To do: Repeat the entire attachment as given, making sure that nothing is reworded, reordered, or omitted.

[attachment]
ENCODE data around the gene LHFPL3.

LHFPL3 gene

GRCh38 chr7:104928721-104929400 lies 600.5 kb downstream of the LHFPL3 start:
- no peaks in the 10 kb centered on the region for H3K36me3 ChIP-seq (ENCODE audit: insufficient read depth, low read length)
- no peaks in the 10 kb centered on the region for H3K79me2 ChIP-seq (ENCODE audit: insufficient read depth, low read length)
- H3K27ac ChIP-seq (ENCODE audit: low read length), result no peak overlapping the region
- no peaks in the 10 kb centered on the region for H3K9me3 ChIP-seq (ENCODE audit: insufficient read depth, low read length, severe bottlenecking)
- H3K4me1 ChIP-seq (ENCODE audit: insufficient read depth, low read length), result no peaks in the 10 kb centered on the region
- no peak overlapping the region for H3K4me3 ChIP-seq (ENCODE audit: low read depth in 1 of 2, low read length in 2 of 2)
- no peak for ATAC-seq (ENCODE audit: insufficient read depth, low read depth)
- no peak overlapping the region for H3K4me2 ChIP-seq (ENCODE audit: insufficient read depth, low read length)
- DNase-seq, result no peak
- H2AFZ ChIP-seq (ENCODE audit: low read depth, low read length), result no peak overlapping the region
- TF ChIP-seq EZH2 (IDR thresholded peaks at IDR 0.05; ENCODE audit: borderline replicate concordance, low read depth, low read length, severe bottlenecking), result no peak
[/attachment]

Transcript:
ENCODE data around the gene LHFPL3.

LHFPL3 gene

GRCh38 chr7:104928721-104929400 lies 600.5 kb downstream of the LHFPL3 start:
- no peaks in the 10 kb centered on the region for H3K36me3 ChIP-seq (ENCODE audit: insufficient read depth, low read length)
- no peaks in the 10 kb centered on the region for H3K79me2 ChIP-seq (ENCODE audit: insufficient read depth, low read length)
- H3K27ac ChIP-seq (ENCODE audit: low read length), result no peak overlapping the region
- no peaks in the 10 kb centered on the region for H3K9me3 ChIP-seq (ENCODE audit: insufficient read depth, low read length, severe bottlenecking)
- H3K4me1 ChIP-seq (ENCODE audit: insufficient read depth, low read length), result no peaks in the 10 kb centered on the region
- no peak overlapping the region for H3K4me3 ChIP-seq (ENCODE audit: low read depth in 1 of 2, low read length in 2 of 2)
- no peak for ATAC-seq (ENCODE audit: insufficient read depth, low read depth)
- no peak overlapping the region for H3K4me2 ChIP-seq (ENCODE audit: insufficient read depth, low read length)
- DNase-seq, result no peak
- H2AFZ ChIP-seq (ENCODE audit: low read depth, low read length), result no peak overlapping the region
- TF ChIP-seq EZH2 (IDR thresholded peaks at IDR 0.05; ENCODE audit: borderline replicate concordance, low read depth, low read length, severe bottlenecking), result no peak